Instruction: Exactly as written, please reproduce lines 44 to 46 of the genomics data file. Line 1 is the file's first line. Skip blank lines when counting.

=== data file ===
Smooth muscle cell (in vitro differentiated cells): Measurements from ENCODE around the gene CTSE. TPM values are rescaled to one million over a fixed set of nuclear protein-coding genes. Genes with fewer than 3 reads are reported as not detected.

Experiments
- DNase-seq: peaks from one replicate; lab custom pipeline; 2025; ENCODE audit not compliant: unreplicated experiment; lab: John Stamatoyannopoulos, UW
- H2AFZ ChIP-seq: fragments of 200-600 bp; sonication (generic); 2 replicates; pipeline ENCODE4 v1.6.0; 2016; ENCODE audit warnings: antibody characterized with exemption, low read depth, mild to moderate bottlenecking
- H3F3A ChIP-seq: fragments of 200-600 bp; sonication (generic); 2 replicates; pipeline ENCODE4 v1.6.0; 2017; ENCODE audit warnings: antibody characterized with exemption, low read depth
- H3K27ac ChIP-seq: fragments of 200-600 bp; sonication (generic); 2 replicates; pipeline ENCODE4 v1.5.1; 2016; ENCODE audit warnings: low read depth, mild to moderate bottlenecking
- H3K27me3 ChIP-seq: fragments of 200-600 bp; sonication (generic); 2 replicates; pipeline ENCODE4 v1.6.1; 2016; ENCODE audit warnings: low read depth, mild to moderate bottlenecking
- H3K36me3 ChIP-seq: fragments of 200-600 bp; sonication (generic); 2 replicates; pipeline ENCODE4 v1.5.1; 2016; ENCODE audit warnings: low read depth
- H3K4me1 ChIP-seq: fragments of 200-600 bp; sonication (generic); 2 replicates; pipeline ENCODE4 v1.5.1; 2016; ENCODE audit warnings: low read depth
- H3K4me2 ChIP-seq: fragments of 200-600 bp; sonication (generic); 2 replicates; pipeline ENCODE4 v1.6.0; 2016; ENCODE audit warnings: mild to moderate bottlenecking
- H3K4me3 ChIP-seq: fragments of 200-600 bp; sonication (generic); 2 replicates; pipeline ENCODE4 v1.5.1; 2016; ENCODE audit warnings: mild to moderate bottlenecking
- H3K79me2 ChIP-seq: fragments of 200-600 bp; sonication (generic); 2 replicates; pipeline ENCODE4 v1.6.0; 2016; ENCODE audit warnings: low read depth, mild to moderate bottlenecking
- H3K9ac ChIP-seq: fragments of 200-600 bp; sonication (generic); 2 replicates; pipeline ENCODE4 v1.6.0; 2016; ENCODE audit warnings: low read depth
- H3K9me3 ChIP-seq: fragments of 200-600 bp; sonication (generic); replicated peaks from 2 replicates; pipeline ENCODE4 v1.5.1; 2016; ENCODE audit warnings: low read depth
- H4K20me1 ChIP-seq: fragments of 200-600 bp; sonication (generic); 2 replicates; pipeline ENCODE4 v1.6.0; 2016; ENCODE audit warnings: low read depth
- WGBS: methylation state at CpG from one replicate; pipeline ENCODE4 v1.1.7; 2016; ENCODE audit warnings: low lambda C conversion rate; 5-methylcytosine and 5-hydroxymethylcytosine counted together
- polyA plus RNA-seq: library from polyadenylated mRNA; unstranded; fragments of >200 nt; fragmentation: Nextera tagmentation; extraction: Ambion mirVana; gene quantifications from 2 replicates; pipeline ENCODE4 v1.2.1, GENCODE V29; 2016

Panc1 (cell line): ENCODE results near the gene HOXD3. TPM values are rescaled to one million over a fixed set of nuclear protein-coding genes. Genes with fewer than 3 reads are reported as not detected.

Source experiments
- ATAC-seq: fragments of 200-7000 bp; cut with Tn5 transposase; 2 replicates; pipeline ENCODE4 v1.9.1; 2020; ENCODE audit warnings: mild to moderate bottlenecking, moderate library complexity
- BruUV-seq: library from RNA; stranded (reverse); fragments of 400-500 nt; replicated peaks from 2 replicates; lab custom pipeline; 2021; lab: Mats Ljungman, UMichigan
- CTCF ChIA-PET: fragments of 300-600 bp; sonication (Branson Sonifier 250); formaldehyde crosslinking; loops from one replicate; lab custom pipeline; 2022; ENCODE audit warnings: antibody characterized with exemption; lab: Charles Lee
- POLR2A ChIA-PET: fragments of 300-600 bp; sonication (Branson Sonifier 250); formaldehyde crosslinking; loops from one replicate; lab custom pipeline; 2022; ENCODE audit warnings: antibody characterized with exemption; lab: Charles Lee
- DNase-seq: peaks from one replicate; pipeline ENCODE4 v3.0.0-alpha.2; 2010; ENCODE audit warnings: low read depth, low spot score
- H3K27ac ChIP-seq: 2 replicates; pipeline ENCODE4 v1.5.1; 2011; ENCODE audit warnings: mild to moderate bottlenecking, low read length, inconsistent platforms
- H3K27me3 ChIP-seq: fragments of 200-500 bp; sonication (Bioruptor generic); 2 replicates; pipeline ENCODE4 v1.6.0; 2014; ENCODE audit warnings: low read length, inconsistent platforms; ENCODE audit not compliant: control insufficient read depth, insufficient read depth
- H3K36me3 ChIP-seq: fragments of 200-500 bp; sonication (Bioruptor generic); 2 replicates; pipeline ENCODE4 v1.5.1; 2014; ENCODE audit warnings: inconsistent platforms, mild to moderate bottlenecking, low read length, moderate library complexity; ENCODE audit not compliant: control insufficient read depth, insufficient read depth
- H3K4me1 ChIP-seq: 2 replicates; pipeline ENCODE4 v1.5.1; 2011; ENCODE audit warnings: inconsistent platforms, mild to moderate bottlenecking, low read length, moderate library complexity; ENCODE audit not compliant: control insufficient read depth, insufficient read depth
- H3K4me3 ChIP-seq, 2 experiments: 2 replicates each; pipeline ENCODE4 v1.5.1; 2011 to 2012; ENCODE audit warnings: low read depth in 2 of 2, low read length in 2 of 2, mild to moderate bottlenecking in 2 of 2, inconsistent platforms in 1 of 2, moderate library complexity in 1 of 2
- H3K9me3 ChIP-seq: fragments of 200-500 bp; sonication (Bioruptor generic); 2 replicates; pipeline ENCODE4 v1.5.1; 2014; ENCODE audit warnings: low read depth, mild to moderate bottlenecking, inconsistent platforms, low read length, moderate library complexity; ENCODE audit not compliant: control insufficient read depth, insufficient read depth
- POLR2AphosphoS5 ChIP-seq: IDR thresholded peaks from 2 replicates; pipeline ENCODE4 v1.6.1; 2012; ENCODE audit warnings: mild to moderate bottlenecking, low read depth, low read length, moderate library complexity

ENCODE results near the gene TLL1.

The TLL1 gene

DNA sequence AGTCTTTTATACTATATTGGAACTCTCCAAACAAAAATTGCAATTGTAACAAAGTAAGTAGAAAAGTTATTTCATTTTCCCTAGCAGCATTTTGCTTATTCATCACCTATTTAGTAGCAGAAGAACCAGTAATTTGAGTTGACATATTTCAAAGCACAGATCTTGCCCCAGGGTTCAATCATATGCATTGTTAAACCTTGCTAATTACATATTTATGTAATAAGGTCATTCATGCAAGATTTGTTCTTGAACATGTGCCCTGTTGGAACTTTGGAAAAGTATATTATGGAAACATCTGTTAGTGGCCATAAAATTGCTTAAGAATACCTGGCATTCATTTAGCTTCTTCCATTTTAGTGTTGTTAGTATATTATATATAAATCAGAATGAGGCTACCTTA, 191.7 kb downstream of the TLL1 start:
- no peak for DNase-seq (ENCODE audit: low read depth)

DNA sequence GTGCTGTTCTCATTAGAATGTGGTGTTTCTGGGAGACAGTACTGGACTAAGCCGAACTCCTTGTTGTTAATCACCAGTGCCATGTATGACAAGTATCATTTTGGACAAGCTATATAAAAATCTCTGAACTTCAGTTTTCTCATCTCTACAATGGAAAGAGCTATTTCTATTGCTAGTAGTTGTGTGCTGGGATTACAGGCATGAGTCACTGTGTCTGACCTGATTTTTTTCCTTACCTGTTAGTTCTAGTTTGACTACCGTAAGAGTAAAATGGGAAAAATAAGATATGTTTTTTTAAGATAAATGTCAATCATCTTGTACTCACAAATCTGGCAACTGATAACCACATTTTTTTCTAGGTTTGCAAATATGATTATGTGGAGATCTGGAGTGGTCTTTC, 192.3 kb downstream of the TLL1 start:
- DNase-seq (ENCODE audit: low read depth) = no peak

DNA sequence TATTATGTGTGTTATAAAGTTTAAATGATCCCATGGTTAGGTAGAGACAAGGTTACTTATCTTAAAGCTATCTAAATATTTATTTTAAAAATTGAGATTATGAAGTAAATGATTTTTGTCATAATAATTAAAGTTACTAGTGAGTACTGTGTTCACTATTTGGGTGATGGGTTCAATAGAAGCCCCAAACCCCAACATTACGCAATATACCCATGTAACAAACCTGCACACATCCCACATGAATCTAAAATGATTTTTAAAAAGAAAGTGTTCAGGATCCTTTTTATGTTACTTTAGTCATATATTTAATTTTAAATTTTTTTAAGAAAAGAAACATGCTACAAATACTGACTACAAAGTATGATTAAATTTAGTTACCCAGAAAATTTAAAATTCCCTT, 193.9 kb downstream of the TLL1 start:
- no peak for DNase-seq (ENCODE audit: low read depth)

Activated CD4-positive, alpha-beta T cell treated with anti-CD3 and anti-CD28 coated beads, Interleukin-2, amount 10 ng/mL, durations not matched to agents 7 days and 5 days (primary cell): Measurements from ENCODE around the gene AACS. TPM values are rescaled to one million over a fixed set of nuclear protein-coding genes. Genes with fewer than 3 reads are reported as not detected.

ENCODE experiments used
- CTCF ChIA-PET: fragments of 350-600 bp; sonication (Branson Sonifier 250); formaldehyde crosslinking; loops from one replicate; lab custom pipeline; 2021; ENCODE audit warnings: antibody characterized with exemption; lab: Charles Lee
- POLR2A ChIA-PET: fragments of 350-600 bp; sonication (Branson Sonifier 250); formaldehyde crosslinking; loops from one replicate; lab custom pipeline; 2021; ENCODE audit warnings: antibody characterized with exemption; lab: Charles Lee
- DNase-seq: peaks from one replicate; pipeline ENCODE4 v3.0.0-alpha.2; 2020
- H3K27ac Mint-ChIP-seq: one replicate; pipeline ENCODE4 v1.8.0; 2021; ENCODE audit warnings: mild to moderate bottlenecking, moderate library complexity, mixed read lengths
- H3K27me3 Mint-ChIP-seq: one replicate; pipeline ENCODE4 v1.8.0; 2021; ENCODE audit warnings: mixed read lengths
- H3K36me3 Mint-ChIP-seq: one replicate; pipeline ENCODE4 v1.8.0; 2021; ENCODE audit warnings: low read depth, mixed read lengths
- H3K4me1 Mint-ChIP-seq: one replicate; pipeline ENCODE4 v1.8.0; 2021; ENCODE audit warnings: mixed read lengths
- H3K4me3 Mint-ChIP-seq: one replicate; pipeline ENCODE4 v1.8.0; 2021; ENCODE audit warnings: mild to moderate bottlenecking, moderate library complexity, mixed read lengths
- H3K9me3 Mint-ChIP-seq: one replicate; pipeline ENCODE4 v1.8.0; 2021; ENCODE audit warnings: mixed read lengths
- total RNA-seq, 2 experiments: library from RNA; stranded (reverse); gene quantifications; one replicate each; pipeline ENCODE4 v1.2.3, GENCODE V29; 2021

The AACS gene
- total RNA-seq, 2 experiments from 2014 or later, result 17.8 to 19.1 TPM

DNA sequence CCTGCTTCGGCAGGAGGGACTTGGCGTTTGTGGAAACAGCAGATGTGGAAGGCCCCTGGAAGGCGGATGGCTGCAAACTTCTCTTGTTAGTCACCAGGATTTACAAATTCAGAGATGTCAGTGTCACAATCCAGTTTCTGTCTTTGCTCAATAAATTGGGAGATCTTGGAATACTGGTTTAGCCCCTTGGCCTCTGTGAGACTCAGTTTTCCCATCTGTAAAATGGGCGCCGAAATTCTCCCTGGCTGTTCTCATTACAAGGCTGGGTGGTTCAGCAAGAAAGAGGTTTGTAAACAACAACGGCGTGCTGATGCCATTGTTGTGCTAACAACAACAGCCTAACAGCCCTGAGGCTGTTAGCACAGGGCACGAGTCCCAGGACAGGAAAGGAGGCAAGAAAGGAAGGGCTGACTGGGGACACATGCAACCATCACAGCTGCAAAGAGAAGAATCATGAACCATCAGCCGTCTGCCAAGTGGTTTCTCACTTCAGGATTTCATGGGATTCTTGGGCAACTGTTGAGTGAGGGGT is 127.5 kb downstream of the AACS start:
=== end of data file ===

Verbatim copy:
- DNase-seq: peaks from one replicate; pipeline ENCODE4 v3.0.0-alpha.2; 2020
- H3K27ac Mint-ChIP-seq: one replicate; pipeline ENCODE4 v1.8.0; 2021; ENCODE audit warnings: mild to moderate bottlenecking, moderate library complexity, mixed read lengths
- H3K27me3 Mint-ChIP-seq: one replicate; pipeline ENCODE4 v1.8.0; 2021; ENCODE audit warnings: mixed read lengths